Somewhere during the last couple of decades the process of creating music has gone extremely digital.
At one time in order to learn an instrument, you had to take lessons. There was really no other choice, unless you taught yourself.
For example, I have a friend who taught himself to play bass guitar and he was able to join a prominent local band in just a few months, so it is possible to teach yourself to play by just grabbing an instrument.
But for most of us, learning to play an instrument, at least well, can take several years. And sometimes the long amount of time it takes is what finally leads us to quit or to put off learning in the first place.
But these days, things are a bit different and if you don't want to take music lessons the traditional way, you don't have to.
There are a bunch of apps that have been created to make it really easy for you to learn the piano, guitar, drums or just about any other instrument you can think of.
Jump right in
Like the app Playground Sessions that allows you to learn the piano while playing some of today's most popular songs. The app was made for those people who don't have either the patience or desire to learn things like music theory or scales. And it allows folks to pretty much jump into playing right away.
In addition, the app keeps score of your progress and provides feedback in real time, so you know how much you're progressing. The idea behind keeping score and providing feedback is to make learning an instrument sort of like a game, so learning is easier and more fun, its creators say.
Playground Sessions gives tutorials by famed pianist David Strides, so beginners won't feel totally alone while they're learning how to play. In addition, the app was co-created by legendary producer Quincy Jones, for whatever that's worth.
Then there's the app Percussive that allows you to learn five instruments if you want. Users can learn how to play xylophone, kalimba, glockenspiel, marimba and vibraphone, which all fall in the group of instruments called idiophones.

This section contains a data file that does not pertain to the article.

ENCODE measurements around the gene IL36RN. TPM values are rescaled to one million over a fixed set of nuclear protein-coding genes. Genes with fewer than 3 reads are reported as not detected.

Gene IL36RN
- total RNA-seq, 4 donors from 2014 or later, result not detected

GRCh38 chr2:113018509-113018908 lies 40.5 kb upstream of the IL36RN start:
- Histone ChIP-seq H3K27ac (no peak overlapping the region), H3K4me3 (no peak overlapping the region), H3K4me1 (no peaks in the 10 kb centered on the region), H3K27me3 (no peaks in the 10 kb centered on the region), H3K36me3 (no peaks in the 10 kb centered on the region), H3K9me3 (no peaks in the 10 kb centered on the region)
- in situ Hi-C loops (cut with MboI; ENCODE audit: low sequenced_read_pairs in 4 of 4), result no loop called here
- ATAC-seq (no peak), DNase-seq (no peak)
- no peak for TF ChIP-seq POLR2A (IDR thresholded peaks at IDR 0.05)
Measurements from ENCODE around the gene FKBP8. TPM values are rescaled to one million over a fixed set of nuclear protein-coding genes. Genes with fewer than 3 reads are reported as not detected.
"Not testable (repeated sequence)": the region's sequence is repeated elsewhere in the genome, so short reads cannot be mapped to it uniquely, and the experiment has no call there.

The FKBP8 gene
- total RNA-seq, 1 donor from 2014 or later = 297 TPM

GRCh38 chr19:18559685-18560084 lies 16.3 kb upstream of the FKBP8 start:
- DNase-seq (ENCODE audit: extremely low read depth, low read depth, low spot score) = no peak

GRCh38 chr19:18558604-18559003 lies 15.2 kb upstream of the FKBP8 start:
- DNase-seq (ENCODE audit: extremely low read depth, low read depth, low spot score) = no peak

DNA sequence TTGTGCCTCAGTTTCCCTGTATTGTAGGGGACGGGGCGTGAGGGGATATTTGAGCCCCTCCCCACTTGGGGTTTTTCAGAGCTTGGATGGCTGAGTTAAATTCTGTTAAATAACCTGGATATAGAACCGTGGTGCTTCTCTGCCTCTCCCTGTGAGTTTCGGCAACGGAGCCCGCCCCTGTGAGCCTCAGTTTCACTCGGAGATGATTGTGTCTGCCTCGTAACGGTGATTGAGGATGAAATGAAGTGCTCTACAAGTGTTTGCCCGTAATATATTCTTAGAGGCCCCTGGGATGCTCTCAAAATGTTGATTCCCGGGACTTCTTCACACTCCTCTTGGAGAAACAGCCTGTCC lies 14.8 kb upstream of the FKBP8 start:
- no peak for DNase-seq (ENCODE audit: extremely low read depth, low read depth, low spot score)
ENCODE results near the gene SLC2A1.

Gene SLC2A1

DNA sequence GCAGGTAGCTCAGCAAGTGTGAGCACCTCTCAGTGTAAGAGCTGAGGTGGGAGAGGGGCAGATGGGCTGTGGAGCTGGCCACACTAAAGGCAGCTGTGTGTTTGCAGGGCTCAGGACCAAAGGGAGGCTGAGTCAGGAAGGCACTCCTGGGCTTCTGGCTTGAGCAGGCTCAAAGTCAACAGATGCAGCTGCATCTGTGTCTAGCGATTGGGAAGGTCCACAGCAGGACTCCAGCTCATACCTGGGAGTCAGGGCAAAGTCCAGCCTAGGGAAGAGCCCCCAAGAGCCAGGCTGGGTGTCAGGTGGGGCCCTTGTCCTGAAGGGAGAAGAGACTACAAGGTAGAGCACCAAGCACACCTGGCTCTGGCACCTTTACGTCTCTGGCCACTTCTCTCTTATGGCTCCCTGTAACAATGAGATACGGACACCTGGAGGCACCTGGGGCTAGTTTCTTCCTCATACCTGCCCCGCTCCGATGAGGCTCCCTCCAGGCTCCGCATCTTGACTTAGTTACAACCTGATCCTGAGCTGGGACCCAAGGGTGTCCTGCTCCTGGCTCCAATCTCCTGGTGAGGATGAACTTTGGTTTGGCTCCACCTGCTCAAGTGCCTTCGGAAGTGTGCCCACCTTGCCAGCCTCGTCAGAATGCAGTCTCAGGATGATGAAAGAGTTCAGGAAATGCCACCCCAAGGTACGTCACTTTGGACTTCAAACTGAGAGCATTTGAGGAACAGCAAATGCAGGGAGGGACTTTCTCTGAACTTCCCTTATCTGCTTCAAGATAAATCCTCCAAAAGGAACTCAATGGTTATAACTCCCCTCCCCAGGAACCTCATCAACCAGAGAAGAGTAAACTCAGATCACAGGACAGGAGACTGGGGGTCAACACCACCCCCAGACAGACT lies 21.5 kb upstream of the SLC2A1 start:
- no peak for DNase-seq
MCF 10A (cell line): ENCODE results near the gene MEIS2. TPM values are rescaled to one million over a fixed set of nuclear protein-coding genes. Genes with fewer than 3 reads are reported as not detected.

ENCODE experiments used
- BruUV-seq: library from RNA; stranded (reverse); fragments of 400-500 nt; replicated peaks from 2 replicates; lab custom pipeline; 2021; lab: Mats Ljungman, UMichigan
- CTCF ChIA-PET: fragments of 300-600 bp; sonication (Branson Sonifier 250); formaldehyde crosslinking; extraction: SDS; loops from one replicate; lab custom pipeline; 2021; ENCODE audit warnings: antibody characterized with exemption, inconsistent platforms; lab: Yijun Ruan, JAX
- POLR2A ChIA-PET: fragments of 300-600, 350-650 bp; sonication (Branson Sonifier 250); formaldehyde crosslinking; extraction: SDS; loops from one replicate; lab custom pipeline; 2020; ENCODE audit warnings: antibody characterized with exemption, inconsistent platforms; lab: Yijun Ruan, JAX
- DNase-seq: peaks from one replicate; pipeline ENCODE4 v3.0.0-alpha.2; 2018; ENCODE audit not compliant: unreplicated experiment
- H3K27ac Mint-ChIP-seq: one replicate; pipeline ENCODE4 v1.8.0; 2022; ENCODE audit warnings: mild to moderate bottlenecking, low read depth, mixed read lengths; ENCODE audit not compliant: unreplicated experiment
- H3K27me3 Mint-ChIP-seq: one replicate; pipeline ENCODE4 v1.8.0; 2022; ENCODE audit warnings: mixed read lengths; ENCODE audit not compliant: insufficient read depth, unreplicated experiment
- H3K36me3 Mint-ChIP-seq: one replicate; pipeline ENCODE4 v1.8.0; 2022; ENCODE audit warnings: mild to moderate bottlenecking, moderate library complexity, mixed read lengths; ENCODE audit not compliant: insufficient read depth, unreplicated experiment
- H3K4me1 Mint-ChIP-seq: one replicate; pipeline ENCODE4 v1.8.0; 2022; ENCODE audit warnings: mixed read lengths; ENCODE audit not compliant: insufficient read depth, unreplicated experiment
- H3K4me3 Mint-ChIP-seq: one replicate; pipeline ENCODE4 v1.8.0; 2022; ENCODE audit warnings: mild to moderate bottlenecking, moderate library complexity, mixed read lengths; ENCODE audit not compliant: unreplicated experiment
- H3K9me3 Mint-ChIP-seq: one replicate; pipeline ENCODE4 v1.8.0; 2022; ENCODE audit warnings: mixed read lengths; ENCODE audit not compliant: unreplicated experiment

Each instrument comes up virtually on the app and looks like the real thing, so it feels like you went to the music store and actually purchased an idiophone.
And according to the reviews on Percussive, the virtual instruments sound like the real thing and are great for learning hand-eye coordination, which is always needed when learning an instrument.
The next app is DigiDrummer for all you percussion enthusiasts.
DigiDrummer allows you to create your own drum patterns if you're interested in making beats for yourself or other artists. It comes with eight drum kits, a built in sampler and a recording feature so you can hear back what you've created.
The app allows you to save your creations in its "Beat Library" as well.
DigiDrummer follows the current trend of producers taking bits and pieces of drum sounds to create entirely new drum patterns, which gives users an infinite number of sound possibilities to play with.
And the best part about the app is it's free, so it won't cost you a penny to bang around on the virtual drum pads and try to create the next musical masterpiece.
The next app, called PianoBall, is great for kids.
Rather than being a serious app that gives serious lessons, it's more like a toy that teaches kids music and colors at the same time.
Users can select the instrument they want to learn. Choose the song they want to play and follow along. But they can choose "auto" mode too if they want the app to do most of the playing.
The app uses "magic balls" to teach instruments and each ball allows users to paint the keyboard different colors, so kids can learn notes and colors at the same time, which is pretty cool.
Learn to read music
The app Learn Music Notes is a game that allows users to, well, learn music notes. So there wasn't too much creativity used on the name I guess?
Here's how it works:
Music notes will appear on the screen and users will have to select the correct button to indicate the note.
If you select the right note, the same note plays again so you can memorize it and ultimately lock it into your brain. If you choose the wrong note, your smartphone will vibrate and tell you what the correct note is.
Users can take a one-minute test to see how much they've learned on the app or take a test with no time limit at all.
Furthermore, Learn Music Notes will save all of your tests so you can gauge how much you're learning and how much you've improved.
So today if you want to learn an instrument, do a quick download of an app. But you should probably expect a few dirty looks from musicians who learned an instrument the traditional way.
Musicians are like that sometimes.
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